July 31, 2017

Grasse: Perfume Capital of the World

The town of Grasse isn't quite as picturesque as many others along France's Riviera coast but it is considered the capital of the world's billion dollar perfume industry. I spent a fragrant morning touring the local factory of Parfumerie Fragonard, one of the oldest in Grasse, to learn about the history of perfume and traditional production techniques.

Parfumerie Fragonard, Grasse

The French perfume industry began in Grasse in the sixteenth century when perfumed gloves were made popular by the Queen, Catherine de' Medici. Centuries later, Coco Chanel came to Grasse to create her iconic fragrance, N° 5. It's one of my favourites.

World Map of Key Scents

It takes almost one ton of jasmine flowers to produce just one litre of essence.

Fragrant Jasmine

Perfume Distiller

Perfumed Soap Eggs in the Factory

Once the 20-minute guided tour of the factory was over we sampled several different perfumes in the gift shop. On a previous visit to France I'd purchased Étoile, which had been a favourite among the ladies in our tour group, and it was a bestseller again. (I find the scent similar to Dolce & Gabbana's Light Blue.) My only purchase this time was a colourful tote bag for 10€.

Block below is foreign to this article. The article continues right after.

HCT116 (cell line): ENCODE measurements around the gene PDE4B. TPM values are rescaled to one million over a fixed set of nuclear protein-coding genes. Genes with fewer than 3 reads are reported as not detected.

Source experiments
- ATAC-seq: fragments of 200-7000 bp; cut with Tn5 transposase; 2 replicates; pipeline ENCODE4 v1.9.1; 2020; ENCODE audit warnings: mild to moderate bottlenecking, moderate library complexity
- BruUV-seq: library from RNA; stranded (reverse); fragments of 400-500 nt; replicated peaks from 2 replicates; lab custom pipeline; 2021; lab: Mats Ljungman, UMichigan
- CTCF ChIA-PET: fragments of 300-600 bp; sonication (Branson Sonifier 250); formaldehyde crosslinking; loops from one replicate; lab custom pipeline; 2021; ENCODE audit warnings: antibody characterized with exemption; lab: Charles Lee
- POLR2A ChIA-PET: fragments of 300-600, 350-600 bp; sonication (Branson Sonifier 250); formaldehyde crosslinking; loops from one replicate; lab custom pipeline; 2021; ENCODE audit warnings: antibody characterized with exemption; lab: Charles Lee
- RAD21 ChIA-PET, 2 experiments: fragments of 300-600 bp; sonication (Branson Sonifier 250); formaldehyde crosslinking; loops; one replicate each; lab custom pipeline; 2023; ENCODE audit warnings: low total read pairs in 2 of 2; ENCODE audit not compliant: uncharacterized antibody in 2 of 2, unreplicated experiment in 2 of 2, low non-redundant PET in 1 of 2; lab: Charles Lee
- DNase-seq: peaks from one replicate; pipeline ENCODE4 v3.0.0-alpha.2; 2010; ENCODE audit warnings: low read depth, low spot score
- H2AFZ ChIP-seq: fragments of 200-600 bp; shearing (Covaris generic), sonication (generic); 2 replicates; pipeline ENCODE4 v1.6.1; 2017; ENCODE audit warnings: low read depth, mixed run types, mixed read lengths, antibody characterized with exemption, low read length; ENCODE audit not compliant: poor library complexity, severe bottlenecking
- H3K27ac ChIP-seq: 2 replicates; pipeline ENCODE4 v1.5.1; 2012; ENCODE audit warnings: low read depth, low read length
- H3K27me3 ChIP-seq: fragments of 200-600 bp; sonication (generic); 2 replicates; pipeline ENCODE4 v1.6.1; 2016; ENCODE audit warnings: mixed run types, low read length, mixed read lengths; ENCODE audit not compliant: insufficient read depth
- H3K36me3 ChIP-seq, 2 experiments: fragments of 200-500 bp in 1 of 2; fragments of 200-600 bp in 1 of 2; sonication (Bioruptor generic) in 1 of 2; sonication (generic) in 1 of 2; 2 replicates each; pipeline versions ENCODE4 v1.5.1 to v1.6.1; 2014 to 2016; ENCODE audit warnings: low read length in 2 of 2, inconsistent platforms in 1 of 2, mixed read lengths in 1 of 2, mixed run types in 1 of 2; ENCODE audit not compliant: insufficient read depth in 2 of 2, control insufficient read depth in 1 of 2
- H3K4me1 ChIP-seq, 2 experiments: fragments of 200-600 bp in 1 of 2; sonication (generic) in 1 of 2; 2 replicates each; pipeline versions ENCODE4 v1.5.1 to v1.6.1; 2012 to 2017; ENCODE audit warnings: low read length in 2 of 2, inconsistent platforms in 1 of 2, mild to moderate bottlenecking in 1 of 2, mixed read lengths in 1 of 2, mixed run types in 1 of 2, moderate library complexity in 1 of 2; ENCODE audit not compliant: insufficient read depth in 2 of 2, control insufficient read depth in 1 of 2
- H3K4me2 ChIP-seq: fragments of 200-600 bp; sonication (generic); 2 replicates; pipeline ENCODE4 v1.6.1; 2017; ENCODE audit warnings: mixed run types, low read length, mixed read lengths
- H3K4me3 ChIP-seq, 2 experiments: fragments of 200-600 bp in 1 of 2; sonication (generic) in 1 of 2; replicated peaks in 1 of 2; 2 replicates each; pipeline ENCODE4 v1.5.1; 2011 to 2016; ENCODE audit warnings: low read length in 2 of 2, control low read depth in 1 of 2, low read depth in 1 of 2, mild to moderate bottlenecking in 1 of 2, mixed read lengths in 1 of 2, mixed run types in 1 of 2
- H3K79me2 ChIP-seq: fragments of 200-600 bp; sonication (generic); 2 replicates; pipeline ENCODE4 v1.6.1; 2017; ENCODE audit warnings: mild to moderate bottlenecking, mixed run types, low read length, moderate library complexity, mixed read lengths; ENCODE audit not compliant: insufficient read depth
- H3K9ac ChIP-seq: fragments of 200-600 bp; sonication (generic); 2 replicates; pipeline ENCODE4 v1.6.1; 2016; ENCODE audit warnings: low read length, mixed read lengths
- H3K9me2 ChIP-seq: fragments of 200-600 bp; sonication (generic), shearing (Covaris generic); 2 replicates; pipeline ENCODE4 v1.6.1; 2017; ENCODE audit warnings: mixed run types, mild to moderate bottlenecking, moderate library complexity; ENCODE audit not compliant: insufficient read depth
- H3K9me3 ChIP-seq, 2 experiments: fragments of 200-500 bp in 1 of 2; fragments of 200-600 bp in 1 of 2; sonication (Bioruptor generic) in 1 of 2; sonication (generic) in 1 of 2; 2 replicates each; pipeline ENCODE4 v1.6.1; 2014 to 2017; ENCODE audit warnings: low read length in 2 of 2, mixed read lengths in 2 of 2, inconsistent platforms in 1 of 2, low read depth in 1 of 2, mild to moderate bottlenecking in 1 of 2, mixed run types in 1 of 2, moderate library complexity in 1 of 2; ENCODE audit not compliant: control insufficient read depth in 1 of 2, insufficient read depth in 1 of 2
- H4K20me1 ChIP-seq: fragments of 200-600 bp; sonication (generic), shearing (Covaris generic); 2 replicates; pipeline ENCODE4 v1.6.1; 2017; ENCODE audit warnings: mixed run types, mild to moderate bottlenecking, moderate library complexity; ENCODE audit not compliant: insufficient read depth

Fragonard Gift Shop

Perfumed Soaps Packaged for Sale

In 2017 Fragonard Celebrates the Peony

My Favourite Fragonard Scent, Étoile

Fragonard Tote Bags

When everyone was content with the purchases they'd made we took a short walking tour of Grasse, including the Museum of Provençal Costume and Dress; Cathédral Notre-Dame-du-Puy with three Rubens paintings; and a view terrace behind the cathedral.

The Town of Grasse

Narrow Laneway in Grasse

Museum of Provençal Costume and Jewelry

World War I Monument

Cathédral Notre-Dame-du-Puy

Cathedral Doors

Cathedral Interior

Cathedral Bell Tower

Brass Pavement Plaque with the Grasse Coat of Arms

The Old Town of Grasse

Window Railing

Pigeonnier or Dovecote

View from Place du 24-Août

The novel Perfume: The Story of a Murderer by German author Patrick Süskind is partly set in Grasse. The book was also made into the 2006 film starring Dustin Hoffman and Alan Rickman.


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